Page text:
Coal executives visiting with The Southern Illinoisan’s editorial board on Wednesday said they are confident the industry, despite the challenges facing it, will have a future in the region for decades to come.
Joshua Carter, the vice president and chief operating officer for Knight Hawk Coal, noted that his company has grown steadily during the past roughly 18 years into a sizable employer in Southern Illinois.
Knight Hawk Coal began operations in 1998 near Ava with 15 employees, he said. Today, the company, which later expanded into Perry County with a second mine, employs about 400 workers directly, as well as another 250 or so over-the-road contract truckers.
Knight Hawk Coal is, by many measures, a Southern Illinois success story. A large portion of the coal the company mines here is shipped to East Coast states, such as Florida and the Carolinas, where coal-fired power plants have been equipped with sulfur dioxide scrubbers.
But Carter and Phillip Gonet, president of the Illinois Coal Association, said during the hour-long-plus conversation that there are many regulatory and political pressures facing the coal mining industry, making it difficult to compete.
Gonet attributed the industry’s most recent decline to what he deemed “Obama’s war on coal” and new regulations issued by President Barack Obama’s Environmental Protection Agency, as well as the low natural gas prices suppressing the demand for coal.
The “Obama war on coal” mantra is a popular one in Southern Illinois, a rural region that has bled coal-mining jobs over the past 20 years and not seen those opportunities replaced, particularly not with options that come close overall in terms of salary and benefits.
It’s the economic conundrum that makes people nostalgic for the days when thousands of hard-hat-wearing Southern Illinois men made daily treks underground, lunch pail in hand, and emerged from a hard day’s work with coal-stained faces and money in their pockets.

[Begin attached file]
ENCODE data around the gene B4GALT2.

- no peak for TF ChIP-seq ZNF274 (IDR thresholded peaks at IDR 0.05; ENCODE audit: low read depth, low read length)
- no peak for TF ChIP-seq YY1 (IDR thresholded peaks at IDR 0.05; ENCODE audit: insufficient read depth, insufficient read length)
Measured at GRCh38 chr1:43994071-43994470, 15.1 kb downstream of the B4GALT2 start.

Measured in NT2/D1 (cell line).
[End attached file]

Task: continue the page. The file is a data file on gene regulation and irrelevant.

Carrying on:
But statistics show, specifically as it relates to Illinois coal production, that the “Obama war on coal” is a gross oversimplification of the economic woes facing the regional coal industry, specifically, and Southern Illinois’ economy generally.
According to statistics provided by Gonet, the most significant decline in Illinois mining followed implementation of the 1990 Clean Air Act passed by Congress and signed by President George H.W. Bush. About 10,000 people were employed in mining jobs that year in Illinois, he said, and the state mined about 62 million tons of coal. That was cut roughly in half by 2003, when Illinois produced 31 million tons and employed only about 3,500 workers.
But Illinois coal production began growing rather dramatically again in 2010 — during Obama’s first term in office, though this is attributed to the growth in coal-fired power plants adding scrubbers in states where a regulated energy market made it financially advantageous, allowing them to accept higher quantities of Illinois coal that is heavy in regulated sulfur, yet also more efficient to burn.
Illinois mined about 58 million tons of coal in 2014, which declined slightly in 2015, to about 56 million tons. But even as output climbed close to pre-Clean Air Act levels in 2014, the number of jobs did not rebound — and that is almost entirely attributed to, not presidential policies, but improved technologies and efficiencies changing the manpower-output ratio.
Still, Gonet points out that 1,630 coal-mining jobs have been lost in Illinois in 2015 and the first half of 2016. That means there are about 2,825 coal-mining jobs left in Illinois at this time, putting the state below 2003 employment levels when output dropped to its lowest point in recent history. Most of the state’s coal mines are in Southern Illinois and south-central Illinois.